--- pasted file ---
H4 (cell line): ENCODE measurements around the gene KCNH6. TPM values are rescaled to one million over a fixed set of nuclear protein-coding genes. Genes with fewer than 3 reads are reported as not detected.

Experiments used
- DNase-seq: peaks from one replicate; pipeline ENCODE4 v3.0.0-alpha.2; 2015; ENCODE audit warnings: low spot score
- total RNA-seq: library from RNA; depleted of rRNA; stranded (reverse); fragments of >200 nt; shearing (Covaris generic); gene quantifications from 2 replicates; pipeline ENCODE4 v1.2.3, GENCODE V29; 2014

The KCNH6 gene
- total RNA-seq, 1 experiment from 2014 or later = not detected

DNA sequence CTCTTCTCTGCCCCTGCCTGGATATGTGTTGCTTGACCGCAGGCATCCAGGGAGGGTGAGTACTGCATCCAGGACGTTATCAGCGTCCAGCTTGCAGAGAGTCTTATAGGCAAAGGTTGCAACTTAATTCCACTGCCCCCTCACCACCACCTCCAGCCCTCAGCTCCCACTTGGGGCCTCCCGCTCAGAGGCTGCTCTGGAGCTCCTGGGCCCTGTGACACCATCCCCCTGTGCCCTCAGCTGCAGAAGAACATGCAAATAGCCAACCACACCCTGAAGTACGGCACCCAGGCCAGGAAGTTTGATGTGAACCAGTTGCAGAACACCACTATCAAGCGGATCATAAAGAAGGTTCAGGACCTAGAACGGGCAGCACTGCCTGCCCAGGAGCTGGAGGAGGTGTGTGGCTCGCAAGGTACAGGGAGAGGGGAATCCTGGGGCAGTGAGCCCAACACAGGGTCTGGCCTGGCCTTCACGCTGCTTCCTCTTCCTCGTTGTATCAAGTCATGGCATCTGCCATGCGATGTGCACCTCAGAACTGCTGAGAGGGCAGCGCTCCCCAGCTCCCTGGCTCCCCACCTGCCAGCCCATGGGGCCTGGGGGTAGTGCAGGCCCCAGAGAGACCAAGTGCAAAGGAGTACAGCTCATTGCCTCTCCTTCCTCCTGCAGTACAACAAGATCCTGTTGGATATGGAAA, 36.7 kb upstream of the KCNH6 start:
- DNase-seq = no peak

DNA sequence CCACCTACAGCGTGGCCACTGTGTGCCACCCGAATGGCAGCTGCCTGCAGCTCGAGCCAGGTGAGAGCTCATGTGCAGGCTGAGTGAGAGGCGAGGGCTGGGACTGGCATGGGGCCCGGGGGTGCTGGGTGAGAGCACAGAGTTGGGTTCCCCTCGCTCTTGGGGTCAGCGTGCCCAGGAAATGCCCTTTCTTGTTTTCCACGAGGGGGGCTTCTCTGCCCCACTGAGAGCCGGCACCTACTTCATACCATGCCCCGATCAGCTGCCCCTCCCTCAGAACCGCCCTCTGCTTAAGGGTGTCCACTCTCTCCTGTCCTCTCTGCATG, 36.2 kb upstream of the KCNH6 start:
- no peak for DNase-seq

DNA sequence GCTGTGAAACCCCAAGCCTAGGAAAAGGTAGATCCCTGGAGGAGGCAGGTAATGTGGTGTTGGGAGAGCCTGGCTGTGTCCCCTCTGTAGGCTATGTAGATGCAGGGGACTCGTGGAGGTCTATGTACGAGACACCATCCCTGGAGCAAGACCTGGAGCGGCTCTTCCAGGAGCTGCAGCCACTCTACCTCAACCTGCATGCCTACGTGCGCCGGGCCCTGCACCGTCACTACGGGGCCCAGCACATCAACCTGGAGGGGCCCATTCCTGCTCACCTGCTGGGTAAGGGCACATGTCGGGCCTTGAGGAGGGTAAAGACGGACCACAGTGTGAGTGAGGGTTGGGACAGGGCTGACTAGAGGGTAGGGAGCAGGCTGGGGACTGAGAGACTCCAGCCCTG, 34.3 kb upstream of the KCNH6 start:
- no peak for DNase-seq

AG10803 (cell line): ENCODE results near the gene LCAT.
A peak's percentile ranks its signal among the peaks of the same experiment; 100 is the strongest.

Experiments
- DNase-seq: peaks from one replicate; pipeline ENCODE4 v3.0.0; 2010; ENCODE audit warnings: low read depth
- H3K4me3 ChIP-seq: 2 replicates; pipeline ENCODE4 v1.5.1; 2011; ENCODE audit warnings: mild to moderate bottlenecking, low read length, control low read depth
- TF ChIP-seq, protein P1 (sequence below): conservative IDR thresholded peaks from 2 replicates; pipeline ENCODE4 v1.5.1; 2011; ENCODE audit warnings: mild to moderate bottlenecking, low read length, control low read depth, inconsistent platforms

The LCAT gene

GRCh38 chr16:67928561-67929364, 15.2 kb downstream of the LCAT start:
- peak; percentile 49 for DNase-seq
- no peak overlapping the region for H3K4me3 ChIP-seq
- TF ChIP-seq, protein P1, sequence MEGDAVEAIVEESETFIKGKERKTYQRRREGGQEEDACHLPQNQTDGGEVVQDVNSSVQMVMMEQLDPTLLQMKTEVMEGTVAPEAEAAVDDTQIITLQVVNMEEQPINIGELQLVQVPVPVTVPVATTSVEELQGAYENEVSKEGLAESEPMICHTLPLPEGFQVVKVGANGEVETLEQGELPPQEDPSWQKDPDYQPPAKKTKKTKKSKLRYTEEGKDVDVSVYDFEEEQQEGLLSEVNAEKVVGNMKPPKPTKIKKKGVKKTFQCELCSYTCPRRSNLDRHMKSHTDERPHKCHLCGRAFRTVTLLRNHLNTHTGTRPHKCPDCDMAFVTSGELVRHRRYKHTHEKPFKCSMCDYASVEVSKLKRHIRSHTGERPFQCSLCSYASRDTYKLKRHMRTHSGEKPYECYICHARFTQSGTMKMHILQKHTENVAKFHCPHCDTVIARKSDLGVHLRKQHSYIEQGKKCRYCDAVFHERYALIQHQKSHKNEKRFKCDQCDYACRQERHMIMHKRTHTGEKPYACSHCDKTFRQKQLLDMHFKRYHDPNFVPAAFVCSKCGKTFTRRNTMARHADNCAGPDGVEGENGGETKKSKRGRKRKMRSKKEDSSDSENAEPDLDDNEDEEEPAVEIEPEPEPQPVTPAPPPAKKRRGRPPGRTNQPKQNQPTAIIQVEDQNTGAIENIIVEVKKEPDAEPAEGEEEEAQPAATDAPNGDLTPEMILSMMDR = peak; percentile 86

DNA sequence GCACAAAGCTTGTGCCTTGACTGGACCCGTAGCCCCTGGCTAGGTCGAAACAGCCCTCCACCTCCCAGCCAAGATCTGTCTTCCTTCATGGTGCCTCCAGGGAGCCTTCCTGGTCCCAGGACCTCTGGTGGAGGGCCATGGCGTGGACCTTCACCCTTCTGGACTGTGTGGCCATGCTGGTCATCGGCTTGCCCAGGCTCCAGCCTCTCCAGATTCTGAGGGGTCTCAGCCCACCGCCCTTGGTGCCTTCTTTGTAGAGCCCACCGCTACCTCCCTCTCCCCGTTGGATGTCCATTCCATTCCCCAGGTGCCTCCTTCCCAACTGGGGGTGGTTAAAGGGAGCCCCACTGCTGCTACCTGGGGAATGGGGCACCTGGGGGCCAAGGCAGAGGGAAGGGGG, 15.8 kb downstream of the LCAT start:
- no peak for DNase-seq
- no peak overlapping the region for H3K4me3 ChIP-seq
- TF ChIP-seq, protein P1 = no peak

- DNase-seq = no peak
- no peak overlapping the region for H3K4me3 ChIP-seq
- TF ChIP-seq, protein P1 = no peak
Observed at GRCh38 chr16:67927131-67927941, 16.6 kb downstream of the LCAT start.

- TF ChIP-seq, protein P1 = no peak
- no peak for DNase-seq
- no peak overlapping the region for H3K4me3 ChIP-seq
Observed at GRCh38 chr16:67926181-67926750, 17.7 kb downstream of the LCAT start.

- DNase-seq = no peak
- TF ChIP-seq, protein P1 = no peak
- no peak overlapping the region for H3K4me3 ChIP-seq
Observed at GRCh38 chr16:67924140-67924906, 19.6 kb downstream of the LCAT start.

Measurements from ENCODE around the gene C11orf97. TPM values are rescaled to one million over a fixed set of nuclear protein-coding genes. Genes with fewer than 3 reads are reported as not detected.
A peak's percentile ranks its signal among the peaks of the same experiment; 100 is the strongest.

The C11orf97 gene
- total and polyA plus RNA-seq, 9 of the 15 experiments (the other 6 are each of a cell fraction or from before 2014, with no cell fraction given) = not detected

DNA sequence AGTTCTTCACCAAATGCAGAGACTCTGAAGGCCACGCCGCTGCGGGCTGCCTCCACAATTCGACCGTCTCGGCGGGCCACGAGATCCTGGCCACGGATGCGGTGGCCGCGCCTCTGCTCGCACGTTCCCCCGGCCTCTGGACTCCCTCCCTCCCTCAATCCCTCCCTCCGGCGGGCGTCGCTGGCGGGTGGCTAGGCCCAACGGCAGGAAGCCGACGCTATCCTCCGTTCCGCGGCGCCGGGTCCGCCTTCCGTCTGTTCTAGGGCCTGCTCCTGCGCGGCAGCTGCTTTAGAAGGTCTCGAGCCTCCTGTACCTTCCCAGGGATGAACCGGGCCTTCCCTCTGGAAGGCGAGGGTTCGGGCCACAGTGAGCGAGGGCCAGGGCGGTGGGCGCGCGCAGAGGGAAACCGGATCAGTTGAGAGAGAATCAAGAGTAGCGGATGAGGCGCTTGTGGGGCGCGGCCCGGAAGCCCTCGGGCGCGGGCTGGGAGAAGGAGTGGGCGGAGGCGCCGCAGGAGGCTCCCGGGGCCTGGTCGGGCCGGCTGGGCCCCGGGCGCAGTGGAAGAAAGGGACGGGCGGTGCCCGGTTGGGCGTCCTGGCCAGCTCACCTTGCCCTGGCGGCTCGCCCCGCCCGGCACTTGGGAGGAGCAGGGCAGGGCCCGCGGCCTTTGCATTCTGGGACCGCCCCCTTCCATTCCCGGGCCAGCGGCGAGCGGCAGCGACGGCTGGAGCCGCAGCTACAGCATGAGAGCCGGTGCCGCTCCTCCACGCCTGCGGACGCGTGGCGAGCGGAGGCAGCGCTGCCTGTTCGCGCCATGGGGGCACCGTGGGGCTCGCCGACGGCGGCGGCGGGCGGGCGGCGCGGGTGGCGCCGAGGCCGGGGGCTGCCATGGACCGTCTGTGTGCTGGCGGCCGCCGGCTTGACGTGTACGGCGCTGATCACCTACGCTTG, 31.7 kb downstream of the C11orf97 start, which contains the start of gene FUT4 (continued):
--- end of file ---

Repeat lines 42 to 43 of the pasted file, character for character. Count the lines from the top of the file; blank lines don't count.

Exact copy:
The C11orf97 gene
- total and polyA plus RNA-seq, 9 of the 15 experiments (the other 6 are each of a cell fraction or from before 2014, with no cell fraction given) = not detected